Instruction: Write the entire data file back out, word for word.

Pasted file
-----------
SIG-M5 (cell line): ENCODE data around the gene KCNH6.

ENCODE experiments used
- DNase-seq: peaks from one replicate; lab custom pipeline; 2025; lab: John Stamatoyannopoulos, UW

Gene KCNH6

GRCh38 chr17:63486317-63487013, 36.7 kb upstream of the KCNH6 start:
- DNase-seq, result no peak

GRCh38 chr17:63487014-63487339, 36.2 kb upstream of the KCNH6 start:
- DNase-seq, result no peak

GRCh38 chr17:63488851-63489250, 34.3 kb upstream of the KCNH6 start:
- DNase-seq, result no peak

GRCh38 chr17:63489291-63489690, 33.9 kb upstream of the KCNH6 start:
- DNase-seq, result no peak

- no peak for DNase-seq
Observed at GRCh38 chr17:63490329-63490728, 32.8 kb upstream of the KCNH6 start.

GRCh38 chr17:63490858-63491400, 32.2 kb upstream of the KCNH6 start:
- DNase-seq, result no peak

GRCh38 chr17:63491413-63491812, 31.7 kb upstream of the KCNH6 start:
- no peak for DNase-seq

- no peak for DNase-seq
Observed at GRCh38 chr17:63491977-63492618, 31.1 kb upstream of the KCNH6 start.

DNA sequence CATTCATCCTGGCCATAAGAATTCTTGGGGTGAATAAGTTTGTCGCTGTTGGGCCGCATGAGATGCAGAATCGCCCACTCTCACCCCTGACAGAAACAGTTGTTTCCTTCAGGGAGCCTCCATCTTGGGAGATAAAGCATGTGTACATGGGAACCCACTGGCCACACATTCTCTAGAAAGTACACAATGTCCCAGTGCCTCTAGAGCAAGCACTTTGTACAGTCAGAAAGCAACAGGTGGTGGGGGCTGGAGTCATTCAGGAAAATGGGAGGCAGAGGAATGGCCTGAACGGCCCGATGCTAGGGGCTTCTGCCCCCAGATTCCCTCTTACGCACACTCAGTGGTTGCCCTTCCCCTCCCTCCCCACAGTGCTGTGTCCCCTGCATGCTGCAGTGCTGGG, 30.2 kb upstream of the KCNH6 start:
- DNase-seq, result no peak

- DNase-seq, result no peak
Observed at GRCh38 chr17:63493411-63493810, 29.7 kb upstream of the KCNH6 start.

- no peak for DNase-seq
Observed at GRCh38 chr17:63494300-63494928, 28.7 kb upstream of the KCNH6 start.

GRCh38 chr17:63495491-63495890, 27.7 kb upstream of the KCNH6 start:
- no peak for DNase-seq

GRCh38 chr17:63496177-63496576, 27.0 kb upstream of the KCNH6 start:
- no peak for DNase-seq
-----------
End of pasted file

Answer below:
SIG-M5 (cell line): ENCODE data around the gene KCNH6.

ENCODE experiments used
- DNase-seq: peaks from one replicate; lab custom pipeline; 2025; lab: John Stamatoyannopoulos, UW

Gene KCNH6

GRCh38 chr17:63486317-63487013, 36.7 kb upstream of the KCNH6 start:
- DNase-seq, result no peak

GRCh38 chr17:63487014-63487339, 36.2 kb upstream of the KCNH6 start:
- DNase-seq, result no peak

GRCh38 chr17:63488851-63489250, 34.3 kb upstream of the KCNH6 start:
- DNase-seq, result no peak

GRCh38 chr17:63489291-63489690, 33.9 kb upstream of the KCNH6 start:
- DNase-seq, result no peak

- no peak for DNase-seq
Observed at GRCh38 chr17:63490329-63490728, 32.8 kb upstream of the KCNH6 start.

GRCh38 chr17:63490858-63491400, 32.2 kb upstream of the KCNH6 start:
- DNase-seq, result no peak

GRCh38 chr17:63491413-63491812, 31.7 kb upstream of the KCNH6 start:
- no peak for DNase-seq

- no peak for DNase-seq
Observed at GRCh38 chr17:63491977-63492618, 31.1 kb upstream of the KCNH6 start.

DNA sequence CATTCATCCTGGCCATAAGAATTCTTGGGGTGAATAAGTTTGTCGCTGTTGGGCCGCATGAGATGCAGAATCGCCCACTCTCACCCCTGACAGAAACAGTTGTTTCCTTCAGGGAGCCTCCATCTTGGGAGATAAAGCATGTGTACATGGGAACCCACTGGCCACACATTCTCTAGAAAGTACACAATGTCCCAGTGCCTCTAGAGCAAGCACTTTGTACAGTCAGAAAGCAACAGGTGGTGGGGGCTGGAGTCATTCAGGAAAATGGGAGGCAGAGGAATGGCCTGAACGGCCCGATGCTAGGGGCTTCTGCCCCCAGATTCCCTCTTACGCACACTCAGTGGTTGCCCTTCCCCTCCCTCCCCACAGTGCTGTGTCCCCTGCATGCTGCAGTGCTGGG, 30.2 kb upstream of the KCNH6 start:
- DNase-seq, result no peak

- DNase-seq, result no peak
Observed at GRCh38 chr17:63493411-63493810, 29.7 kb upstream of the KCNH6 start.

- no peak for DNase-seq
Observed at GRCh38 chr17:63494300-63494928, 28.7 kb upstream of the KCNH6 start.

GRCh38 chr17:63495491-63495890, 27.7 kb upstream of the KCNH6 start:
- no peak for DNase-seq

GRCh38 chr17:63496177-63496576, 27.0 kb upstream of the KCNH6 start:
- no peak for DNase-seq